Do you believe this will, in turn, affect what art looks like in the future?

Exactly, I think it’s counter-intuitive that development of space against the growth of collaboration and breadth of practice and everybody wants to be able to move outside of the narrow confinements of their practice to explore other things too, and that’s very much how people are thinking. But space hasn’t been moving in the same way.

What do you think the future of studio space will look like?

I think certainly for young practitioners, maybe, there will be some kind of combined communal living studio space that starts to grow – more artist-led spaces, as you’ve identified, where creative practitioners start to define the spaces in which they want to work and make spaces for other people as they do that. I think communities like this (The Trampery) are very much part of the way forward and The Trampery has been the only co-working space provider that I’ve found that gets it and gets the need to introduce people to one another. It’s not that slightly artificial curtain thing that I’ve discovered elsewhere, it is actually understanding what people do and finding the similarities.

How do you think artists can collaborate and communicate with developers in London to try to maintain the cultural community?

So, often it is getting people like that in the physical space in which people work or somehow opening up a forum, whether that be a physical forum, or through events, a magazine, an online discussion, etc. It’s people actually getting to talk to, or understand, or know people in the other area. Perhaps finding those kinds of developers who are most likely to want to do things differently or think differently. Perhaps they want to break the mold of the way everybody else has looked at that sort of space.

If it’s done right, there is so much potential for that to spread out into the rest of the community because workshops can come in, workshops can go out. Everybody can see what happens and if it’s a happy space then you get that nice ripple effect into the community. Particularly in areas such as this (Here East), you need those showcases or opportunities for young people to connect with what we do as creative practitioners; it becomes something exciting and something that’s happening within your own neighborhood. Rather than something where people just learn these things and have to go elsewhere, which is really sad.

The rise in prices is having an impact across Europe, particularly London, what are your thoughts?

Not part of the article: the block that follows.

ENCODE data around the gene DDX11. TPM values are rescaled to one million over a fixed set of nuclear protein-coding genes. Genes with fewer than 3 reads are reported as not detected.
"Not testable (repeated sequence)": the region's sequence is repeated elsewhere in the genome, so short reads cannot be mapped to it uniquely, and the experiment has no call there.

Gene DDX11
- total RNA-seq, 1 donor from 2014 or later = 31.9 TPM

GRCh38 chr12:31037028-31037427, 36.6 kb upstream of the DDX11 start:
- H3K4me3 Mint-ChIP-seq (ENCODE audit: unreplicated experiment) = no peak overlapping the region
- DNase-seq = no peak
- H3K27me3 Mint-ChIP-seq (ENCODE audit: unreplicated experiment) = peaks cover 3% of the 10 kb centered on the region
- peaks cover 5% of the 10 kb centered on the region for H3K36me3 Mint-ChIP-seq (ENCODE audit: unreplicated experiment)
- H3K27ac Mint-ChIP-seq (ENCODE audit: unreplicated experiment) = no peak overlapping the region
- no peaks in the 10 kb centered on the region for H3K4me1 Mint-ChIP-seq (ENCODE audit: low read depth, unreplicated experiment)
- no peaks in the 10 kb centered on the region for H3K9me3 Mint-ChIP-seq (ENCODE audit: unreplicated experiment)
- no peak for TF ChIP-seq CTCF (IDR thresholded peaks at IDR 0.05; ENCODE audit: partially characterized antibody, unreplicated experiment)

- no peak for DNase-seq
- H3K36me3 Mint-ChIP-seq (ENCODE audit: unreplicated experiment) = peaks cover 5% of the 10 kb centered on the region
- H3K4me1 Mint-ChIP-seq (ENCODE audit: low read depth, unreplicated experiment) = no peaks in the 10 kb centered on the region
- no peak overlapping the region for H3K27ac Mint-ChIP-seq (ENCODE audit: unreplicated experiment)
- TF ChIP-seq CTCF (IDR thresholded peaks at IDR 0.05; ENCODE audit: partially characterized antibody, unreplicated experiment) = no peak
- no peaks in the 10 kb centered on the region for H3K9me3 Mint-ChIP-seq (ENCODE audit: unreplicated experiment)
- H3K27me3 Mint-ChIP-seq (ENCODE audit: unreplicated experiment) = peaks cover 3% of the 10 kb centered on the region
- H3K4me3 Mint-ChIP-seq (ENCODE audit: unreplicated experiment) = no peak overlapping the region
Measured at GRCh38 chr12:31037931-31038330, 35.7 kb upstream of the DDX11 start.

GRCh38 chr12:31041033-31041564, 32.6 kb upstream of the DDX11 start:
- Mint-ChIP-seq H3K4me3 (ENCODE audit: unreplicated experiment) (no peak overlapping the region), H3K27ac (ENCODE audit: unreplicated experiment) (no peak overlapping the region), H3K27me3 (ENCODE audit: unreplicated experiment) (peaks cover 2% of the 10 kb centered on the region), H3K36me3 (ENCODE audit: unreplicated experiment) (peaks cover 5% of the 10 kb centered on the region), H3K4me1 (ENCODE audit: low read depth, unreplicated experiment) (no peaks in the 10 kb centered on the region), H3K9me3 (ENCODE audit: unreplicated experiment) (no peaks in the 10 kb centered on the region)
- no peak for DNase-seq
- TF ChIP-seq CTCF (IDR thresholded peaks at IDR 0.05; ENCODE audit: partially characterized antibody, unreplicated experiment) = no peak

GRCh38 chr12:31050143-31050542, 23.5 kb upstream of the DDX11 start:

For young practitioners, it’s the sheer business of living in London that has become so costly, I don’t know how anybody does it. I really feel for these generations of graduates because what do you do? London is such a fantastic place to practice and we are very spoilt with all of the things that are going on, but actually, I wonder even if that cultural life will start to de-centralise as you get concentrations of people in other parts of the country.

It does build – I’ve got friends that work on the Kent coast, on the Sussex Coast and they build their community around them. With my generation, it was friends moving out of London to raise their families and they wanted to be in better places and it was tough, probably tougher to practice outside of London in those days. A friend of mine who was an illustrator, as soon as they moved outside of London, took a call from a client and the client said: “can I hear seagulls?” He said “yes” and the work stopped. There was this perception that he wasn’t in London anymore, he wasn’t current anymore. That wouldn’t happen now because we don’t think like that, the digital world has made that connection.

Do you think it would impact your work if you were to move out of London?

I have been thinking of moving out of London for at least the past 10 years and I still haven’t done it. I ended up thinking that I am very spoilt with cultural life because I love to get out and see exhibitions, I like being able to just hop on a tube and do that but also, I’ve done bits of teaching, projects where clients like me to pop in and do work with them, and the mix of work that I have now is not quite the right time. I think I’ll know when the work I’m doing is right to be able to shift. I have a lot of clients that are themselves virtual companies and some of the staff work outside of London and just come in for a couple of days a week. It’s one of those things where I think you have to be clear what you’re doing and whether that context works for you, and whether the sheer cost of getting into London if you need to do that is possible. When I was doing a lot of sessional teaching, it wouldn’t have been. I think these are things that people are having to consider too.